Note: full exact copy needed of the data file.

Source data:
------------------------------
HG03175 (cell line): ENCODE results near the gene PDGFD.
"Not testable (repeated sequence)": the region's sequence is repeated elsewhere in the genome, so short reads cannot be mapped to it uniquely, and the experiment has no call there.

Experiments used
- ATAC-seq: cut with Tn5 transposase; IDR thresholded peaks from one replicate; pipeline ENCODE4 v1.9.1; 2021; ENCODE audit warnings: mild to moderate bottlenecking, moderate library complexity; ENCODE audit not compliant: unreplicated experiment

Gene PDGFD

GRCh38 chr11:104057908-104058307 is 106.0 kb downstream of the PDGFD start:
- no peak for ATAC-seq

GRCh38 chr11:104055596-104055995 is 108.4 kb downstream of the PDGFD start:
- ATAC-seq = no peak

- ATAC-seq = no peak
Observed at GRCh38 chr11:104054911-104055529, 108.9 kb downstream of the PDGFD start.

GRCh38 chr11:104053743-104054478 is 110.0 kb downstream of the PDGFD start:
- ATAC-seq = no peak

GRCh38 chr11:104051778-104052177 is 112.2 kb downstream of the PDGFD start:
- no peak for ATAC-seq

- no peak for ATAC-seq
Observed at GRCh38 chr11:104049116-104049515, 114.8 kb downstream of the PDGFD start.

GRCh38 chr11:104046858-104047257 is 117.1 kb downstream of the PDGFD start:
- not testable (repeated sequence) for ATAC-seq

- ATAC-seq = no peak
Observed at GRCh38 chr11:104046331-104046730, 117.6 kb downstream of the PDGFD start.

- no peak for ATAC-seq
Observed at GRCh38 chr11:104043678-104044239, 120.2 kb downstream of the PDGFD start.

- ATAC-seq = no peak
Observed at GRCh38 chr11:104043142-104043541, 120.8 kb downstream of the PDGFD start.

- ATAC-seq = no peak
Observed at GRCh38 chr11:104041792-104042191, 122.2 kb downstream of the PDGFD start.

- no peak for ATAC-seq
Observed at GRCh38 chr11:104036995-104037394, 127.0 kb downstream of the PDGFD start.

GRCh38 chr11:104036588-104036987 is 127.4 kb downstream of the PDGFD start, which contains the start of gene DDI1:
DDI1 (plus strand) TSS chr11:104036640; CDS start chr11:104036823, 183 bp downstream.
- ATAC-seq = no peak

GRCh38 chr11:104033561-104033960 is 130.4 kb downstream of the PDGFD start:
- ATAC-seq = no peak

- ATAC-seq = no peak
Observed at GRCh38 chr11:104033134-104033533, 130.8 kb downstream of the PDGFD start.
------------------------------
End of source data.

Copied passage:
HG03175 (cell line): ENCODE results near the gene PDGFD.
"Not testable (repeated sequence)": the region's sequence is repeated elsewhere in the genome, so short reads cannot be mapped to it uniquely, and the experiment has no call there.

Experiments used
- ATAC-seq: cut with Tn5 transposase; IDR thresholded peaks from one replicate; pipeline ENCODE4 v1.9.1; 2021; ENCODE audit warnings: mild to moderate bottlenecking, moderate library complexity; ENCODE audit not compliant: unreplicated experiment

Gene PDGFD

GRCh38 chr11:104057908-104058307 is 106.0 kb downstream of the PDGFD start:
- no peak for ATAC-seq

GRCh38 chr11:104055596-104055995 is 108.4 kb downstream of the PDGFD start:
- ATAC-seq = no peak

- ATAC-seq = no peak
Observed at GRCh38 chr11:104054911-104055529, 108.9 kb downstream of the PDGFD start.

GRCh38 chr11:104053743-104054478 is 110.0 kb downstream of the PDGFD start:
- ATAC-seq = no peak

GRCh38 chr11:104051778-104052177 is 112.2 kb downstream of the PDGFD start:
- no peak for ATAC-seq

- no peak for ATAC-seq
Observed at GRCh38 chr11:104049116-104049515, 114.8 kb downstream of the PDGFD start.

GRCh38 chr11:104046858-104047257 is 117.1 kb downstream of the PDGFD start:
- not testable (repeated sequence) for ATAC-seq

- ATAC-seq = no peak
Observed at GRCh38 chr11:104046331-104046730, 117.6 kb downstream of the PDGFD start.

- no peak for ATAC-seq
Observed at GRCh38 chr11:104043678-104044239, 120.2 kb downstream of the PDGFD start.

- ATAC-seq = no peak
Observed at GRCh38 chr11:104043142-104043541, 120.8 kb downstream of the PDGFD start.

- ATAC-seq = no peak
Observed at GRCh38 chr11:104041792-104042191, 122.2 kb downstream of the PDGFD start.

- no peak for ATAC-seq
Observed at GRCh38 chr11:104036995-104037394, 127.0 kb downstream of the PDGFD start.

GRCh38 chr11:104036588-104036987 is 127.4 kb downstream of the PDGFD start, which contains the start of gene DDI1:
DDI1 (plus strand) TSS chr11:104036640; CDS start chr11:104036823, 183 bp downstream.
- ATAC-seq = no peak

GRCh38 chr11:104033561-104033960 is 130.4 kb downstream of the PDGFD start:
- ATAC-seq = no peak

- ATAC-seq = no peak
Observed at GRCh38 chr11:104033134-104033533, 130.8 kb downstream of the PDGFD start.